• On meditation and being present: “Everyone and anyone can do it. There’s no special skill except being a human being. Meditation is not about clearing your mind, [having] no thoughts or a calm mind. Rather, it’s about seeing what’s happening in your mind. So if my mind is very stormy, then I relax with that storm. If my mind is very thinky or busy, just noticing that and being with it. Not trying to change it or judge it, or wish I had another mind. If my mind is super calm, then just enjoying that too. If it’s all of those things in a session, that’s fine too.”
  • On teaching and working with space: “The most visible [usage of mediative practice] to me is really in the classroom, in terms of being able to work with space—both in terms of my own relationship with students and knowing how to work with silence. [It’s about] being comfortable with letting people come to their thoughts. A lot of students, even my graduate students, are so shy and feel such a sense of shame around not knowing things. I feel like I’ve been getting better and better every year, and every semester, about letting there just be space and letting silence do it’s work.”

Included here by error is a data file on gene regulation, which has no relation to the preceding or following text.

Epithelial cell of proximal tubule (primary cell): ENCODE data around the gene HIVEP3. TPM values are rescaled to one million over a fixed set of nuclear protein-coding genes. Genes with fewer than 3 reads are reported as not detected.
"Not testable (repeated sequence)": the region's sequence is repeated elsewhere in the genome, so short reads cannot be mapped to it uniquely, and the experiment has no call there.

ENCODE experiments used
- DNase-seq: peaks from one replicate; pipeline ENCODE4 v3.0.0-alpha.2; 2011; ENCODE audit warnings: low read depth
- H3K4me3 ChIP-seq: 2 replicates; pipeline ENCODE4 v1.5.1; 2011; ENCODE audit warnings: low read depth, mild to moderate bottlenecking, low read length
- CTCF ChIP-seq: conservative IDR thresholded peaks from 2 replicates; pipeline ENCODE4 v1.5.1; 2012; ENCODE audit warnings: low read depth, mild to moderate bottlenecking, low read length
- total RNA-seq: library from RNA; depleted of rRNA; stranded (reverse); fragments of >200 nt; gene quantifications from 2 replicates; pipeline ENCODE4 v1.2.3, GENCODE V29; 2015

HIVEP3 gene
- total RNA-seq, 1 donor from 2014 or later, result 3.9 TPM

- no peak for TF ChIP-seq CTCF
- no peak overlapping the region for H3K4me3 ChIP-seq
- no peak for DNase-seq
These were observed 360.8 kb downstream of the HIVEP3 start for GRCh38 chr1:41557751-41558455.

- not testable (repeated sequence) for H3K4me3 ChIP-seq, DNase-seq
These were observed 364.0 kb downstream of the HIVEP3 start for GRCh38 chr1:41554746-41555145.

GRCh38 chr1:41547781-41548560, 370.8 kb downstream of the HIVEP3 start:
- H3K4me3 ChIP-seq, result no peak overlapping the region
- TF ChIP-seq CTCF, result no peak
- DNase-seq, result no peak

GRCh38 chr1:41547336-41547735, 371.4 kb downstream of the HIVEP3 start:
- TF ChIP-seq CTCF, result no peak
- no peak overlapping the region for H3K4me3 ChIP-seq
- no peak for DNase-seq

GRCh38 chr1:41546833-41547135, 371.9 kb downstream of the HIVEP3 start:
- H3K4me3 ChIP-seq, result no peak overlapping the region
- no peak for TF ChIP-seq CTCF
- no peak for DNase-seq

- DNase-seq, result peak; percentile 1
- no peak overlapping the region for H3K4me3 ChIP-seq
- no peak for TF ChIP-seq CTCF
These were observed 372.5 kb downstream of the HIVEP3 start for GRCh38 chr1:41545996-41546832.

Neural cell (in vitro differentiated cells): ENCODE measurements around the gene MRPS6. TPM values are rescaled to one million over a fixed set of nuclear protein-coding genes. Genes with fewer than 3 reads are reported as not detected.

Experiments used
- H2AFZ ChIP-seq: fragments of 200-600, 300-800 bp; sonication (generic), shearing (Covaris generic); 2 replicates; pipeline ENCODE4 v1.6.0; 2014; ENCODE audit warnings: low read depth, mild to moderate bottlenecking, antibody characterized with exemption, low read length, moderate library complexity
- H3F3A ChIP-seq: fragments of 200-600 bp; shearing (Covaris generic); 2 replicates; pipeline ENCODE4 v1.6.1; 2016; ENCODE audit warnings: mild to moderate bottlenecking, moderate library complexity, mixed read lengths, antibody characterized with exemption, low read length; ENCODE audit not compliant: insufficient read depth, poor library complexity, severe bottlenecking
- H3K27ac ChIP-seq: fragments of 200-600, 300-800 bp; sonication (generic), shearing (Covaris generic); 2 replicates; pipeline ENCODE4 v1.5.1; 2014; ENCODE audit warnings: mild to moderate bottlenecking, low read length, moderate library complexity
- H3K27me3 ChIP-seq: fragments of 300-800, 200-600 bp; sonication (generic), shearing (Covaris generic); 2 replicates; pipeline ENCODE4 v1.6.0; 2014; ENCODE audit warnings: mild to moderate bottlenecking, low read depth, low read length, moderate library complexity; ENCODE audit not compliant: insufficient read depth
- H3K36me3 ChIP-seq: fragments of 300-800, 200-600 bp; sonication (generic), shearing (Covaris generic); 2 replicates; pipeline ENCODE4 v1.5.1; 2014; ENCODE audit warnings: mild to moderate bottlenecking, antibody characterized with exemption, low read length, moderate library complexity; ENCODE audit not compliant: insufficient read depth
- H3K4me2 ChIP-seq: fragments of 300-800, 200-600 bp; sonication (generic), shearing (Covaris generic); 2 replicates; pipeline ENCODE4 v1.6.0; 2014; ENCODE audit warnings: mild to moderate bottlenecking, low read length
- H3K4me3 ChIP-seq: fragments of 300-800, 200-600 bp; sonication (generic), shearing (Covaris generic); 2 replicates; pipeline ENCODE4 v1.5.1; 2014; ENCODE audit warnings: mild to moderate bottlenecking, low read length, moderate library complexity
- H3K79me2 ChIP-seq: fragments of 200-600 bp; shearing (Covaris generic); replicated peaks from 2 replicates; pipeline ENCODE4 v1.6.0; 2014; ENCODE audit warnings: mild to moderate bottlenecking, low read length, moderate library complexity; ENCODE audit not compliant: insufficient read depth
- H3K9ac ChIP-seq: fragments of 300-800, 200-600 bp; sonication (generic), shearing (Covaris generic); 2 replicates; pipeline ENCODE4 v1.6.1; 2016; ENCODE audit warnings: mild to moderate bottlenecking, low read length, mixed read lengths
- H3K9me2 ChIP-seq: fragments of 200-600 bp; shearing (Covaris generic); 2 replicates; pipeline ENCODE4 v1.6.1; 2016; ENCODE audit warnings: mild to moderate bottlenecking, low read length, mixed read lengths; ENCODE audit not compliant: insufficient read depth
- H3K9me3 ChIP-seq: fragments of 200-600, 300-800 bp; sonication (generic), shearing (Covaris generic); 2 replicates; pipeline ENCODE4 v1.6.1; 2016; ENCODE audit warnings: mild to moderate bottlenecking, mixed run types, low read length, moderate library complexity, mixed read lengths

• On hip hop’s queer aesthetics: “I’m looking at how New York City produces art and artists that are working with gender, race, and sexuality. Even people you might not expect. I have chapters on Jay-Z, Jean Grae, film, and visual art, and queer hip hop artists looking at contemporary artists. [The book] makes an argument that hip hop’s aesthetics are really queer, both in terms of LGBTQI people or sexual minorities, but also the way New York City artists think about the relationship between art, visual art, fashion, embodiment, and racialization.”
  • Shanté’s advice to their younger self: “I think in part, one of the things I would say to my younger self is: you can do it. And to be fearless. For a long time I was like ‘Am I an artist or am I an athlete?’…I was a very serious athlete, and I was also a very serious performer and singer. I was acting and writing. And it always felt like those things were incommensurate. I hid a lot of things that I enjoyed because it seemed like they weren’t going to bear fruit. It really wasn’t until I graduated college, and really in graduate school, where I felt like ‘oh I can do all those things.’ I think what I would say to my younger self is to just do it all, enjoy it all, enjoy what you enjoy, and it doesn’t have to have a career attached to it.”Embodiment and Bodies